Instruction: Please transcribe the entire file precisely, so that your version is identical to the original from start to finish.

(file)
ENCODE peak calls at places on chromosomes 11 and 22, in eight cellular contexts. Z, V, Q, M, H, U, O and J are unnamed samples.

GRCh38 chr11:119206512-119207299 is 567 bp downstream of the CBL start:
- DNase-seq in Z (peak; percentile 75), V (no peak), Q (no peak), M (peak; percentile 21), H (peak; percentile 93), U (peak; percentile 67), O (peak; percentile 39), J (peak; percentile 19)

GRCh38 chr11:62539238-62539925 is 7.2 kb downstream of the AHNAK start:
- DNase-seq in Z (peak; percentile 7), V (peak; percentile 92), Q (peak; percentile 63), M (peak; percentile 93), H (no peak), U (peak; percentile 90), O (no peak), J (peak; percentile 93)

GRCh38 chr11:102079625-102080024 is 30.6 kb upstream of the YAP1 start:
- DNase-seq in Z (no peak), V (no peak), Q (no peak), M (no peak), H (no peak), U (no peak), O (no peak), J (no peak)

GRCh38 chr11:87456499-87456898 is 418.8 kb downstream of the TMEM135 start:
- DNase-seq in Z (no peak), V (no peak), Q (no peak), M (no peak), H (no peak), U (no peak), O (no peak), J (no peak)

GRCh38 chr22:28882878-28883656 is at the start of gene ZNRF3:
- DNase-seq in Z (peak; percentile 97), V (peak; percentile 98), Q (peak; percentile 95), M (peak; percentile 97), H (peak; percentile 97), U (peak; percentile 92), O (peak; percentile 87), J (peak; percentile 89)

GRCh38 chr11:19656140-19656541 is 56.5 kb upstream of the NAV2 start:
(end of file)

ENCODE peak calls at places on chromosomes 11 and 22, in eight cellular contexts. Z, V, Q, M, H, U, O and J are unnamed samples.

GRCh38 chr11:119206512-119207299 is 567 bp downstream of the CBL start:
- DNase-seq in Z (peak; percentile 75), V (no peak), Q (no peak), M (peak; percentile 21), H (peak; percentile 93), U (peak; percentile 67), O (peak; percentile 39), J (peak; percentile 19)

GRCh38 chr11:62539238-62539925 is 7.2 kb downstream of the AHNAK start:
- DNase-seq in Z (peak; percentile 7), V (peak; percentile 92), Q (peak; percentile 63), M (peak; percentile 93), H (no peak), U (peak; percentile 90), O (no peak), J (peak; percentile 93)

GRCh38 chr11:102079625-102080024 is 30.6 kb upstream of the YAP1 start:
- DNase-seq in Z (no peak), V (no peak), Q (no peak), M (no peak), H (no peak), U (no peak), O (no peak), J (no peak)

GRCh38 chr11:87456499-87456898 is 418.8 kb downstream of the TMEM135 start:
- DNase-seq in Z (no peak), V (no peak), Q (no peak), M (no peak), H (no peak), U (no peak), O (no peak), J (no peak)

GRCh38 chr22:28882878-28883656 is at the start of gene ZNRF3:
- DNase-seq in Z (peak; percentile 97), V (peak; percentile 98), Q (peak; percentile 95), M (peak; percentile 97), H (peak; percentile 97), U (peak; percentile 92), O (peak; percentile 87), J (peak; percentile 89)

GRCh38 chr11:19656140-19656541 is 56.5 kb upstream of the NAV2 start: